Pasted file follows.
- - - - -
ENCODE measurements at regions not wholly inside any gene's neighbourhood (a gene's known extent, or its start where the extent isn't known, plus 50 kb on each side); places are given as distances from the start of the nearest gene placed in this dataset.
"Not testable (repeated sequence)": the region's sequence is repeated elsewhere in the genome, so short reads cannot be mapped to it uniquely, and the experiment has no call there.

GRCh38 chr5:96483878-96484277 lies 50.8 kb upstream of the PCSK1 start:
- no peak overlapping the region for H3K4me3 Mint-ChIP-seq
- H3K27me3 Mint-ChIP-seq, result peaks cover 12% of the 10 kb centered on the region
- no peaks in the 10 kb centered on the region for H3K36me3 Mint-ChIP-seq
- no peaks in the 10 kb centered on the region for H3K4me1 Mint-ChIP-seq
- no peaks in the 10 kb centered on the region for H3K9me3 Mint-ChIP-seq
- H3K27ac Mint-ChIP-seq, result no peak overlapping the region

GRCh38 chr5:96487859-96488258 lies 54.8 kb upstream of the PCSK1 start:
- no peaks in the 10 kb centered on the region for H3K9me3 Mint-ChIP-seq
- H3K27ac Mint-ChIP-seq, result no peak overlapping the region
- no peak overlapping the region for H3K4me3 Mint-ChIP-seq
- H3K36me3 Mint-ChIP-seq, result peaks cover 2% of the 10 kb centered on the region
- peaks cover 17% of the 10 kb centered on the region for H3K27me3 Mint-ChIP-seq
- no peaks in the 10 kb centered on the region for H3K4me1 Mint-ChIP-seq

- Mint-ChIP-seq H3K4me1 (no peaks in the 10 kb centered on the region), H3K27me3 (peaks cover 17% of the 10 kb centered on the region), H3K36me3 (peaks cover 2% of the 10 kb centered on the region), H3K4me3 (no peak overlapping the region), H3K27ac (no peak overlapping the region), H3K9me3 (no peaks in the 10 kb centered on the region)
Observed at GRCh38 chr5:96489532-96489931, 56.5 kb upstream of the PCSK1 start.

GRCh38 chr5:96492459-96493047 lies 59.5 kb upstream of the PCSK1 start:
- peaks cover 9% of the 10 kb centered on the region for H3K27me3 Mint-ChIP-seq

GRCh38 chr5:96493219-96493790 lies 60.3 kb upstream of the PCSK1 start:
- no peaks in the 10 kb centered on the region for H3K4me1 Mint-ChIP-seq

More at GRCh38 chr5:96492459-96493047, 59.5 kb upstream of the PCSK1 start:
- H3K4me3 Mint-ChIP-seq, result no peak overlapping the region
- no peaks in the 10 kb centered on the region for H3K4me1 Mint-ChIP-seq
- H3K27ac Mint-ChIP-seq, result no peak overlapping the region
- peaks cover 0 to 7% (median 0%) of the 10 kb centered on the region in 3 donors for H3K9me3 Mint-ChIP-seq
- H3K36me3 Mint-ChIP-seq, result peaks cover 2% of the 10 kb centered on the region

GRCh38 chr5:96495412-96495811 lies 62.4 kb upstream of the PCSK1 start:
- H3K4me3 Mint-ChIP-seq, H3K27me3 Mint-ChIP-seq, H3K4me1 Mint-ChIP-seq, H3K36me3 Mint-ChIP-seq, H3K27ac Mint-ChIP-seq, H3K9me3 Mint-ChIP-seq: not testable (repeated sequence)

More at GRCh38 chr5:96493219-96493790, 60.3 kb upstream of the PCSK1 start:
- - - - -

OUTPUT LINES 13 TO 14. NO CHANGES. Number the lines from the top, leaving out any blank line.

- no peak overlapping the region for H3K4me3 Mint-ChIP-seq
- H3K36me3 Mint-ChIP-seq, result peaks cover 2% of the 10 kb centered on the region